For Asa, the card draw is equally valuable for similar reasons, though the order of threats change. There is less to fear in the first few turns, though they will develop a wide board quickly since it is too challenging to reliably contest a turn one Rashida, so I would look for Proco after your card draw when mulliganing since you have a bit more time to find your tools. In order:, you want to find Proco and draw into burst econ, then draw into SMC/Stimhack for Engolo to threaten rush, then find Simulchips to be able to find Imp or Clot based on what win condition Asa chooses to go for first. Asa rarely runs CVS save for Team Sponsorship combo decks, so you don’t need to look for that card in the midgame and your Clot is much easier to protect. Note that Aesop is not a card I actively seek in my opening hand for either of these matchups; you want the ability to interact quickly more than you want to make a lot of money quickly in this meta, and you will find your Aesop soon enough through Diesel/Hyper/Proco.

Against GameNET and Palana/Aginfusion I want my Proco and Aesop in my opening hand. Hyperdriver is fine with Proco in these matchups, but Diesel is actively bad. You want to maximize credits generated by your economy cards, which means firing Aesop as many turns as possible and having as many draws be from Proco clicks as possible. This hopefully makes rushing points as unattractive for the glacier player as possible, and then you can sustain pressure by using Stargate on R&D or Imp on HQ to further extend the midgame. If the Corp player overcommits to defending central servers they cannot afford to defend their remote in the way they need. Your value one-of cards like Kati Jones and Beth shine in these matchups, but they are lower priority than the engine. The last important matchup to mulligan for is Outfit, which is honestly a very challenging matchup to mulligan for since their gameplan really is dependent on their opening hand. I’d say that the value of Stimhack is very high in this matchup for contesting early rush against Bulwark or Trebuchet; you want a hand and credit total that is resilient to double Punitive at most times.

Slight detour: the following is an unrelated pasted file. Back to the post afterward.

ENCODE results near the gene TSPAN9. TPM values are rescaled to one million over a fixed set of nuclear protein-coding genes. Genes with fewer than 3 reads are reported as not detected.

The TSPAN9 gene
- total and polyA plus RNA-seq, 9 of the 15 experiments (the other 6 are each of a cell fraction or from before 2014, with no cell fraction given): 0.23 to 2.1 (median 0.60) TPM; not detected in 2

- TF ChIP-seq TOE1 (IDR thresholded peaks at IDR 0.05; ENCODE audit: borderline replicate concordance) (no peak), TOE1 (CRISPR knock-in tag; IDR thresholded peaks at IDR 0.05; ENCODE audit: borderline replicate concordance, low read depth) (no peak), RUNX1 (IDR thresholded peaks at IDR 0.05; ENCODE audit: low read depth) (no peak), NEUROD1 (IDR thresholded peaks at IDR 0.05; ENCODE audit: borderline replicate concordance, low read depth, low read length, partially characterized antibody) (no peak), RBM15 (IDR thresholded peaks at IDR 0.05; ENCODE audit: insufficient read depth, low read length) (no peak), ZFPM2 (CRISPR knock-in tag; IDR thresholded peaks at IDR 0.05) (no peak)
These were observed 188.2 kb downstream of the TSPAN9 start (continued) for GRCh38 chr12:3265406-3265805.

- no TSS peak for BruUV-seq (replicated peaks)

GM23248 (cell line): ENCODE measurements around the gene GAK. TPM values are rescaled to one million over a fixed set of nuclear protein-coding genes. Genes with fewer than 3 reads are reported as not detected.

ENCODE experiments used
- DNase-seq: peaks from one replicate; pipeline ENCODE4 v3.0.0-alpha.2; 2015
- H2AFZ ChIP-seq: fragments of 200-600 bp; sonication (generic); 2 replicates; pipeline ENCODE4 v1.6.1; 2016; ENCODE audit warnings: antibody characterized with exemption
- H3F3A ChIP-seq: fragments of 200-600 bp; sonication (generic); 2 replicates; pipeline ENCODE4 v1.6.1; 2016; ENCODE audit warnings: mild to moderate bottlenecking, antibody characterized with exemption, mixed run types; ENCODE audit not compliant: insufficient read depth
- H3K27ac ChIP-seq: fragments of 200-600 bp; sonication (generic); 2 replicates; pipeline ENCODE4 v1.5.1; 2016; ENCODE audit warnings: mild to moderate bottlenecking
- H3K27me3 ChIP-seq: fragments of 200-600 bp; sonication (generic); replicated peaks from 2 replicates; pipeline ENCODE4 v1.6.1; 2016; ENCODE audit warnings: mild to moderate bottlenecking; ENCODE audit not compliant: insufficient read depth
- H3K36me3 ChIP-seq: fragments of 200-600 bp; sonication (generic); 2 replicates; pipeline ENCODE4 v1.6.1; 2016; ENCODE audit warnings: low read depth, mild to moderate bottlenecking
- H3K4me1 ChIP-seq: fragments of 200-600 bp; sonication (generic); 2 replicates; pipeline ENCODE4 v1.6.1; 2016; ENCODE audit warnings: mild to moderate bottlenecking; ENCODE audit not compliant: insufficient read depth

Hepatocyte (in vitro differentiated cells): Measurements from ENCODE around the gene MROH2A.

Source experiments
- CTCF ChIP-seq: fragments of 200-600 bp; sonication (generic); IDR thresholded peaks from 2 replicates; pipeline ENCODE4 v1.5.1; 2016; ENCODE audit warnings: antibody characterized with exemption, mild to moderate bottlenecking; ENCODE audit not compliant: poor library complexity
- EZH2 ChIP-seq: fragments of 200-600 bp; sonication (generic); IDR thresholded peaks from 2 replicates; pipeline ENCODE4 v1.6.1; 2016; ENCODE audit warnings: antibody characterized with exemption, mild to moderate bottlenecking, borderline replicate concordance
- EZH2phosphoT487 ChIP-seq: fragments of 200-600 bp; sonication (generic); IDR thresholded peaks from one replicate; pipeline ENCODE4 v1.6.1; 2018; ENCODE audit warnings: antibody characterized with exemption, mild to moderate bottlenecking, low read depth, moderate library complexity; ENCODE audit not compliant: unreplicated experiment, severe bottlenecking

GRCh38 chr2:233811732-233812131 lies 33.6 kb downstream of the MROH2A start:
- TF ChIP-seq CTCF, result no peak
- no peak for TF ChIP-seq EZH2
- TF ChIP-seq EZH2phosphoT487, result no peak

How to Use Your Cards

The weirdest and coolest change to Pawnshop in modern Netrunner is the applications of Simulchip. While it is less uniformly functional than Clone Chip, it also can oddly function as economy and/or Scavenge if you know how to optimize its use. The ability to discount installs with Simulchip is actually quite powerful, and in many slower and more “traditional” matchups the option of overdraw a breaker, discard, and then install with Simulchip after selling a program to Aesop can accelerate setup with an otherwise awkward hand. Against Asa and Titan you really REALLY want to save your copies of Simulchip for Clot and Imp, and with that in mind you really want to have a fresh Harbinger on the board to serve as an activator for Simulchip on the Corp’s turn after your Clot has ended up in the heap. In glacier matchups with IP Block or Eli your Simulchips are excellent as “economy” through selling Gauss to Pawnshop and then immediately reinstalling. One interaction I have found relevant and really cool is using Simulchip as an instant-speed Scavenge for Imp; if you need to Imp a card but your opponent is playing CVS you can refresh your Imp by trashing it and reinstalling it midrun after they purge; just make sure you don’t sell a program or use an SMC on the relevant turn, as you cannot use Simulchip to trash a program unless nothing else has been trashed that turn.